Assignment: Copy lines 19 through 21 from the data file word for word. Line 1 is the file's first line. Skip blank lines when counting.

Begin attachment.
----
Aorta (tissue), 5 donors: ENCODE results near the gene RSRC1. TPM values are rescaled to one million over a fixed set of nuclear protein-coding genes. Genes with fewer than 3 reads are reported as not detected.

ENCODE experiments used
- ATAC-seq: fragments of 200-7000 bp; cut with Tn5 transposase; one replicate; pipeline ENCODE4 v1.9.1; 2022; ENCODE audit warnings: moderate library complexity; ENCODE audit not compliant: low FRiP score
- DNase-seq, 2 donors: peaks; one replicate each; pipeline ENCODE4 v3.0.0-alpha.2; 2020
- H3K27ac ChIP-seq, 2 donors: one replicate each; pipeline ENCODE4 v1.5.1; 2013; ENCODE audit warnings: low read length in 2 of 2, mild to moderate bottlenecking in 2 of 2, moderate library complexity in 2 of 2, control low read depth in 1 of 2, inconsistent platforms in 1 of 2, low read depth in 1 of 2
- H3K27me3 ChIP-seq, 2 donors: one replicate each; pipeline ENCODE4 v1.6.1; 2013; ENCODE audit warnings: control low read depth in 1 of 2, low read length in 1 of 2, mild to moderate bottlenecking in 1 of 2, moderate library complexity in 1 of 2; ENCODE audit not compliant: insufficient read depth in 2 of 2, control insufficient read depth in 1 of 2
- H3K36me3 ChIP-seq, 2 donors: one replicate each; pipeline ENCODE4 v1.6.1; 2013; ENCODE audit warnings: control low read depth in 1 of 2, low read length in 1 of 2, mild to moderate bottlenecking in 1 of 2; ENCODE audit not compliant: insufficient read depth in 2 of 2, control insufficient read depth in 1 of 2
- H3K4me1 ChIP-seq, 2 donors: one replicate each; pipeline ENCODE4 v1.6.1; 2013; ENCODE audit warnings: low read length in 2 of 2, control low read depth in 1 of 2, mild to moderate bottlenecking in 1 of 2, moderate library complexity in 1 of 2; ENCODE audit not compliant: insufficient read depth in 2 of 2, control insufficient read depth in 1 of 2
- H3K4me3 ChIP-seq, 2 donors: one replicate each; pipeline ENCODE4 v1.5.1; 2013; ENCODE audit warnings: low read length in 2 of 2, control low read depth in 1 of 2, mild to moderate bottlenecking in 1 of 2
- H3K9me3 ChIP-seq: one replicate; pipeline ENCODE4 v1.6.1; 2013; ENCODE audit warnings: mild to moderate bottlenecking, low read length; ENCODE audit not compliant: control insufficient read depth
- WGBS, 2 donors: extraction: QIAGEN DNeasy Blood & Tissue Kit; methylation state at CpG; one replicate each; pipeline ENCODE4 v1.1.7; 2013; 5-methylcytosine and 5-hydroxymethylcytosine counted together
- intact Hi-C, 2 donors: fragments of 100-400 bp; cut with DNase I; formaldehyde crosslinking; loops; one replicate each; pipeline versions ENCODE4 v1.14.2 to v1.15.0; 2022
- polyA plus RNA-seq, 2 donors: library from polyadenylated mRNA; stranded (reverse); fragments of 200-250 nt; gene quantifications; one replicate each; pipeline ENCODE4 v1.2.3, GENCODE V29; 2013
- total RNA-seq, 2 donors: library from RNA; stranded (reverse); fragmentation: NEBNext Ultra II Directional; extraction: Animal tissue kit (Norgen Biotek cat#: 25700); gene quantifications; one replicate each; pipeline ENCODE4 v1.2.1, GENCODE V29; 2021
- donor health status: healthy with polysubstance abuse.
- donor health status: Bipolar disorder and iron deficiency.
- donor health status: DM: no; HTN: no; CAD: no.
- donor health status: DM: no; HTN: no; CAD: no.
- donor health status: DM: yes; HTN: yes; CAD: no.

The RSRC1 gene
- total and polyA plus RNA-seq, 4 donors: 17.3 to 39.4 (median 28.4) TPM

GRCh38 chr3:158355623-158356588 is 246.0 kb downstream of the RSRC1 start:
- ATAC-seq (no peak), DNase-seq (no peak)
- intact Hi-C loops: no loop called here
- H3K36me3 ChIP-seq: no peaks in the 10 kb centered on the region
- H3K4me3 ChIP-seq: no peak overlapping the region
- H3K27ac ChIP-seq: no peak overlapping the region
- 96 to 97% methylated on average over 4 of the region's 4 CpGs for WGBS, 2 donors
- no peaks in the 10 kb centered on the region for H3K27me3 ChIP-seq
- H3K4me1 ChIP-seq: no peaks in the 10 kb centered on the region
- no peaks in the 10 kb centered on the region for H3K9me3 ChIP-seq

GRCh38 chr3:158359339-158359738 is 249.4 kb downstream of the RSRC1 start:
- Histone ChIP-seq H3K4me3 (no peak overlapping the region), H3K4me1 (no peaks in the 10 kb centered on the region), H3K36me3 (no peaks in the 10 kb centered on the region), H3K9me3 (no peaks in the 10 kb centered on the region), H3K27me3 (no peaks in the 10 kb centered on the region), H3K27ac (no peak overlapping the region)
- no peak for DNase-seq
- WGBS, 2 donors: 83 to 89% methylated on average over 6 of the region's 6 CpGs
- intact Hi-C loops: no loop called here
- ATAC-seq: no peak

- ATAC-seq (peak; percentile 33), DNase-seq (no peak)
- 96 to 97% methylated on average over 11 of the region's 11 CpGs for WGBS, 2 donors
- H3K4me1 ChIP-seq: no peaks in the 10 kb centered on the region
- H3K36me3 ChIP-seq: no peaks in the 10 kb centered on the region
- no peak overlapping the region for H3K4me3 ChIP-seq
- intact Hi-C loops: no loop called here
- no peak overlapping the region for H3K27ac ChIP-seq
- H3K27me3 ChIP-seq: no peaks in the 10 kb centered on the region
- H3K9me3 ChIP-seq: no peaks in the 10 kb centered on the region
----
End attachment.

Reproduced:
- donor health status: DM: yes; HTN: yes; CAD: no.

The RSRC1 gene
- total and polyA plus RNA-seq, 4 donors: 17.3 to 39.4 (median 28.4) TPM